The Ultimate Guide to Confluence for Software Teams: How to use Confluence throughout the software development process, from concept to launch.
20 First Time Jira Admin Tips: From choosing the right number of admins to little-known resources for assistance, this talk will help Jira beginners get started.
Here is another example, “Overview of all 180 Confluence features”, Seibert/Media blogs, August 18, 2017
Got tired of your screen? Well, we have books too, and good ones.
Administrators Guide, uncommon use of Atlassian tools, best practices, tips, workarounds and shortcuts, use of Atlassian products with non-software development teams, project management, etc.
Webinars are my preferred way of sharing knowledge. There are hundreds of free webinars available on YouTube, Vimeo or community member’s sites like Atlassian Partners or champion media channels. When I started (2009) I watched the Atlassian TV webinars and I also had the chance to present our Open Source environment developed on Confluence. That experience motivated me to generate the Open Source Electronic Health Records Extension Hub that has more than 130 webinars with almost 12,000 plays. (www.ThevxHub.org). Despite it was for EHR I used the opportunity to explain how we used Atlassian products to develop our collaboration platform.
Webinars are covering multiple topics and not only application training. Some of the best ones are related in how to use the tools for specific aspects, like product management, Agile development, etc.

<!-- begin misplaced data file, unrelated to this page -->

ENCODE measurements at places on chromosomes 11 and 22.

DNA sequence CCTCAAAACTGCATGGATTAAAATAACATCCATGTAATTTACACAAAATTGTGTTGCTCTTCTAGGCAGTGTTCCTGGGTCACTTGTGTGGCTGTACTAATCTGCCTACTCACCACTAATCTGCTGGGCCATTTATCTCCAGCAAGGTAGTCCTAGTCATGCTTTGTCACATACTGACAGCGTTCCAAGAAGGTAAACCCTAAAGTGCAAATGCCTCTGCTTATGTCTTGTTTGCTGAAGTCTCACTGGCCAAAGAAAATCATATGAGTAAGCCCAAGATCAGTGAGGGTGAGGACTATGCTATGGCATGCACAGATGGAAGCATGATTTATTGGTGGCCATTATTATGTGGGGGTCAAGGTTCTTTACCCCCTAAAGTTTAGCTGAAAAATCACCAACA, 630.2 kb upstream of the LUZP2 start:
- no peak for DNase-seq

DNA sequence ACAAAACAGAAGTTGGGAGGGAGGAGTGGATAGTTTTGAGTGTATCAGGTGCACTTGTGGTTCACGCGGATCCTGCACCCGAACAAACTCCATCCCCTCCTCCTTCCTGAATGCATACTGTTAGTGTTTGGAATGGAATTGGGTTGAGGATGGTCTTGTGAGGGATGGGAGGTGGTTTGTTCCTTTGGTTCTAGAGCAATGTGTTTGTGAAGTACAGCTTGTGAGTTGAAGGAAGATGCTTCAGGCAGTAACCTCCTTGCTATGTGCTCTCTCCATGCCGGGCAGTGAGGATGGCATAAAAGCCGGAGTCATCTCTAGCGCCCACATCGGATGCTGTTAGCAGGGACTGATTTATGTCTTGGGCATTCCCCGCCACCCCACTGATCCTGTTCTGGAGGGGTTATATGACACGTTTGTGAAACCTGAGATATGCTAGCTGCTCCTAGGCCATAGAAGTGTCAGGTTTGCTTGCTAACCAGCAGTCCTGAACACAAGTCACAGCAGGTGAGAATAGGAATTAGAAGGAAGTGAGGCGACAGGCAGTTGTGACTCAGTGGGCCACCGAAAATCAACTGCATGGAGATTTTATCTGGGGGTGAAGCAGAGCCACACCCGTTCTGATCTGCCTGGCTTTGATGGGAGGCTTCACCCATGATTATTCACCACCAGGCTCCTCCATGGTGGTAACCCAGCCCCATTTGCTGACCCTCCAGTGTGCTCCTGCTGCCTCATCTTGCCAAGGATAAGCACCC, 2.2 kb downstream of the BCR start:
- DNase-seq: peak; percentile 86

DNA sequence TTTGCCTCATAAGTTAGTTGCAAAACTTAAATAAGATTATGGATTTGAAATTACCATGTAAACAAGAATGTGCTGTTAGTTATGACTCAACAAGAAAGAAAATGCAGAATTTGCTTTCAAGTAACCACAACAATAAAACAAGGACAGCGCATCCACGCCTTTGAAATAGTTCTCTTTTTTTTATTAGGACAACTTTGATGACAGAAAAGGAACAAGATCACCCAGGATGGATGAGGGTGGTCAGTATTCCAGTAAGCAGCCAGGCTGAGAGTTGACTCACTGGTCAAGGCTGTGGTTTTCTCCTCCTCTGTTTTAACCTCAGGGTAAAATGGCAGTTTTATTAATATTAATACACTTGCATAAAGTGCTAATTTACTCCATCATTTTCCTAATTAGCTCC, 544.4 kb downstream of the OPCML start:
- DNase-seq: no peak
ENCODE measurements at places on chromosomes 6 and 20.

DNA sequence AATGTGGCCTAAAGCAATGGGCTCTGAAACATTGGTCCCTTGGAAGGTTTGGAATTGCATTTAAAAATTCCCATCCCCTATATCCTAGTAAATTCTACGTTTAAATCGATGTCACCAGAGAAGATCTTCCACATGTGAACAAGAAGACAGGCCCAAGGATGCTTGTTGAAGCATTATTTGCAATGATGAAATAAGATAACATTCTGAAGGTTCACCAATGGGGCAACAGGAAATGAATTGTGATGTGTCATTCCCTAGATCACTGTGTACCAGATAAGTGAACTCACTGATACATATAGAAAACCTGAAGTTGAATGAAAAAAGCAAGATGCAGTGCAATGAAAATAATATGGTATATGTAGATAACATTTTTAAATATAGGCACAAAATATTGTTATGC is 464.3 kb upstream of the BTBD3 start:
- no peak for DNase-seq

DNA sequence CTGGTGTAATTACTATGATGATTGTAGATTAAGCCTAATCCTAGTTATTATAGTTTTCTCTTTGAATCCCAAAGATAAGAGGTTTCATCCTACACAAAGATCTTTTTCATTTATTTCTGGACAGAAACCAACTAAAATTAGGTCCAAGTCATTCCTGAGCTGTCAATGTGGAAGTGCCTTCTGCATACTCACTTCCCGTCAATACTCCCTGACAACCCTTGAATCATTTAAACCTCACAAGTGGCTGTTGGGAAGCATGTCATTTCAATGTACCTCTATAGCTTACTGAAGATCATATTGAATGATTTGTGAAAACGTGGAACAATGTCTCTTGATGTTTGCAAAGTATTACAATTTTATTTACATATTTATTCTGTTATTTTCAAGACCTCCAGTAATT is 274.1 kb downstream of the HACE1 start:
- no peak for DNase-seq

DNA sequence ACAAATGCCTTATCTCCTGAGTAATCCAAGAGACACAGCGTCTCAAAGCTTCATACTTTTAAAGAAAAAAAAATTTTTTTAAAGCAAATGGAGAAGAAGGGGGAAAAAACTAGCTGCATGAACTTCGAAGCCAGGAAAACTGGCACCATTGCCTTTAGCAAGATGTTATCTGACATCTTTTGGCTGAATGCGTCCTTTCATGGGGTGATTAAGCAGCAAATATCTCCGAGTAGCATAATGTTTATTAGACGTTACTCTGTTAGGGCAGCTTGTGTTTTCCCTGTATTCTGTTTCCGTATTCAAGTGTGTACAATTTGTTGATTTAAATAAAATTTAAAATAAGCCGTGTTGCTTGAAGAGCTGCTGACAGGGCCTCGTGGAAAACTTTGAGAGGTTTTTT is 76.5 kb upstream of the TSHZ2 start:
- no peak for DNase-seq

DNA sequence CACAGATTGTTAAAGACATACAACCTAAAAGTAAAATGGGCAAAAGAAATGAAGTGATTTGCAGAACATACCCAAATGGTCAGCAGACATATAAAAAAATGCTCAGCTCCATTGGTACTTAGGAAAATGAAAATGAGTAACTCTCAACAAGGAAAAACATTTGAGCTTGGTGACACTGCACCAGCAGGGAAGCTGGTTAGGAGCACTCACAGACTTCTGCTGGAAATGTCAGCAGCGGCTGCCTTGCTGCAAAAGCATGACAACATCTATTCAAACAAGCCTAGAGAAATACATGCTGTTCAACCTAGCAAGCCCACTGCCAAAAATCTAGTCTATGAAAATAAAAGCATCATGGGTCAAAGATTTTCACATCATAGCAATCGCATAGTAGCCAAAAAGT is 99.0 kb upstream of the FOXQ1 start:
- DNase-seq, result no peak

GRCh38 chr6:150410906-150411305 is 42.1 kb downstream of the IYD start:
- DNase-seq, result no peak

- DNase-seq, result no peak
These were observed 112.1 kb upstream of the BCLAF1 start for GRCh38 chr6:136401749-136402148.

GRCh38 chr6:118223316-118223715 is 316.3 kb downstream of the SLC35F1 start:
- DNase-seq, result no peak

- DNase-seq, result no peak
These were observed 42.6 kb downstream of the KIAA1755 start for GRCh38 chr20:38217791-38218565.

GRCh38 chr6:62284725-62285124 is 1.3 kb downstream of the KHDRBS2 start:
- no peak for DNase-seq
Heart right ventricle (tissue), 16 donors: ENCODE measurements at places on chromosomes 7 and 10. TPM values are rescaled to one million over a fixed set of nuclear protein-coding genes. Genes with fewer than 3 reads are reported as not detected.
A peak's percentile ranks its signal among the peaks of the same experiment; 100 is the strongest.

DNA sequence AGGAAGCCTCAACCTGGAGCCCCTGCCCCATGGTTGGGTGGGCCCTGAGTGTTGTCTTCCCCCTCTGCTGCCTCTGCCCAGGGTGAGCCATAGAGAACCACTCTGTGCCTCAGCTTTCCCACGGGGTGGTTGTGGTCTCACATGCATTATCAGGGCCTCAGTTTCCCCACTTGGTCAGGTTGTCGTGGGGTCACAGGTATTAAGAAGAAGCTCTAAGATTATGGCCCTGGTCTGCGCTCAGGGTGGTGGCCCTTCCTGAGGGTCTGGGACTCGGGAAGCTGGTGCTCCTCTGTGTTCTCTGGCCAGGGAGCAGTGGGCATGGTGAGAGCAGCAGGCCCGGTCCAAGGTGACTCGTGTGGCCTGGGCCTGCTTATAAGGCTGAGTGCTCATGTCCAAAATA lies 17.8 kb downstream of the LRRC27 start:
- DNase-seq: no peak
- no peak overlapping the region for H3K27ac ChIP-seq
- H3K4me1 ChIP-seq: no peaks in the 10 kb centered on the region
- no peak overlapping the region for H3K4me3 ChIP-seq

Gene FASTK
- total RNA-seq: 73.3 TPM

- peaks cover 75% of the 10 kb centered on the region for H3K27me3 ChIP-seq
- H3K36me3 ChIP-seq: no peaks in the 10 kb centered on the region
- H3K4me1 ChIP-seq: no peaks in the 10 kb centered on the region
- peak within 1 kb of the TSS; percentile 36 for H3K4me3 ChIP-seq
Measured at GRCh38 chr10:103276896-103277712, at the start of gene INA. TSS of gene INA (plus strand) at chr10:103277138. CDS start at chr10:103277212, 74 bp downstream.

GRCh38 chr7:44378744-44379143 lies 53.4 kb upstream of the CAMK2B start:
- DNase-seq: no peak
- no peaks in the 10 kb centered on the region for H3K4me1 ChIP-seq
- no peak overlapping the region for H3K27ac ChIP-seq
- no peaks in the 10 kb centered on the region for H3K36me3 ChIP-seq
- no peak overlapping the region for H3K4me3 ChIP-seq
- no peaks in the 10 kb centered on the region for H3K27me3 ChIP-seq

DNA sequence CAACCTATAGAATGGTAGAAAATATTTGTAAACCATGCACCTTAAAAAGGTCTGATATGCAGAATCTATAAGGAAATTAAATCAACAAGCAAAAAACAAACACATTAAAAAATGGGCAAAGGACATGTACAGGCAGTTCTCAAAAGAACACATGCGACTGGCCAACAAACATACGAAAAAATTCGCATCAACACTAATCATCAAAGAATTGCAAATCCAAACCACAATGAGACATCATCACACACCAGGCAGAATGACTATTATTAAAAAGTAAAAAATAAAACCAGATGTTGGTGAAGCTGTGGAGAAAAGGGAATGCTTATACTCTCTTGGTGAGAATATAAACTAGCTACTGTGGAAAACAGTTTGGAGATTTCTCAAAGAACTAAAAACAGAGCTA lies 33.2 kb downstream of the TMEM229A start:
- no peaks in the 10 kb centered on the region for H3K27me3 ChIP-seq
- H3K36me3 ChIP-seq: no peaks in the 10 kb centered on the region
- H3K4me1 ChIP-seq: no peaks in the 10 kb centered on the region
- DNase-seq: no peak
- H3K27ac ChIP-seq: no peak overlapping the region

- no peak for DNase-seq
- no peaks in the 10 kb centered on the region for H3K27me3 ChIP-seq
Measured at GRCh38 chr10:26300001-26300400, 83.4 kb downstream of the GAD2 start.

Another source of knowledge are events organized by Atlassian Partners, they are usually free and, despite of commercial intentions, the content is usually valuable as they share best practices and invite key speakers. Follow the Atlassian partners in your area and subscribe to their newsletters so you are aware of the upcoming events. Below are a couple of examples, one from Deiser days, free events with attendance that goes from 200 to 300 attendees and with keynotes speakers from companies that share their lessons learned on the use of Atlassian Products. (Spain)
Subscribe to Atlassian partners newsletters and follow them on LinkedIN
The new trend is not to focus in direct sales, instead, Best Practices, customers experiences and training.
In this example Isos Technology supported my efforts in the company and provided content for our Internal Atlassian Day.
In this case, @Larry at Isos a representative of Isos Technology, an Atlassian Partner, was attending our local Atlassian User Group (AUG) in Palm Beach, Florida. I asked them if they would like to do some presentations for our Team members. I was thinking, maybe a Lunch and Learned session… instead, they offered 4 sessions and more Q&A if needed. This type of attitude helps the overall community as it fosters pure collaboration and knowledge sharing.
As you will notice on the content of the agenda, the presentations were focus on teams needs and not on add on developed by them or their services. They were here doing a genuine knowledge sharing and mentorship. I am sure they know that if we have success the whole community will be recipient of direct benefits.
Fabian A. Lopez -ACL -Mentor-Community Leader
As a SCRUM Master, one of your key tasks involves planning Sprints in your team and in order to do this, you must be able to create new Sprints and complete active ones. In order to fulfil these ta...